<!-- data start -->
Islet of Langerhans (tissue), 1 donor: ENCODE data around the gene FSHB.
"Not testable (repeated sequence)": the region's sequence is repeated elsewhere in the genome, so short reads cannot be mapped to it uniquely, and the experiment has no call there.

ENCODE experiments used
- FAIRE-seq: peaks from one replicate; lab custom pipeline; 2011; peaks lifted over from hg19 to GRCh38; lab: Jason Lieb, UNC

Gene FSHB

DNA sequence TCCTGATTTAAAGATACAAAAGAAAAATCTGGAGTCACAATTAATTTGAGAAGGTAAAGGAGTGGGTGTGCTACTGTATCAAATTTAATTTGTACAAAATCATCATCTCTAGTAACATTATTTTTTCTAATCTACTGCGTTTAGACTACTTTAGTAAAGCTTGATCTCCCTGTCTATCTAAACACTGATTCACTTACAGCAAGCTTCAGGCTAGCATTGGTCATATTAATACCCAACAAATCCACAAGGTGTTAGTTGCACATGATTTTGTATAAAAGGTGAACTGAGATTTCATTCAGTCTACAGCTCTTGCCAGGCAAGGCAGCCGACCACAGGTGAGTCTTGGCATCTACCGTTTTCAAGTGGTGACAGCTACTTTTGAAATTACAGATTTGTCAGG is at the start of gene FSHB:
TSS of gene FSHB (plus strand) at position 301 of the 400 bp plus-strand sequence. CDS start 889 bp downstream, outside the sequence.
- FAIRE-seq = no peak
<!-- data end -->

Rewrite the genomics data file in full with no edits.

Islet of Langerhans (tissue), 1 donor: ENCODE data around the gene FSHB.
"Not testable (repeated sequence)": the region's sequence is repeated elsewhere in the genome, so short reads cannot be mapped to it uniquely, and the experiment has no call there.

ENCODE experiments used
- FAIRE-seq: peaks from one replicate; lab custom pipeline; 2011; peaks lifted over from hg19 to GRCh38; lab: Jason Lieb, UNC

Gene FSHB

DNA sequence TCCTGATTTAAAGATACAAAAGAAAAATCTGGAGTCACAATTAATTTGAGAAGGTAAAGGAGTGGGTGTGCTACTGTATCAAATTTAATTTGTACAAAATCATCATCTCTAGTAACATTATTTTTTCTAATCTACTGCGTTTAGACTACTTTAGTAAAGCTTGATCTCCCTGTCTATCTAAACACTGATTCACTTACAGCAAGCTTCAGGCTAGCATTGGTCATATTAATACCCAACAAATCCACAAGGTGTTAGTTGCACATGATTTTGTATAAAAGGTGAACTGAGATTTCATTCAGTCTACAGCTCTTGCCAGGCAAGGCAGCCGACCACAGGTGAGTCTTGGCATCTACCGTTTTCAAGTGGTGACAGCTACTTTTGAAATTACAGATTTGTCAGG is at the start of gene FSHB:
TSS of gene FSHB (plus strand) at position 301 of the 400 bp plus-strand sequence. CDS start 889 bp downstream, outside the sequence.
- FAIRE-seq = no peak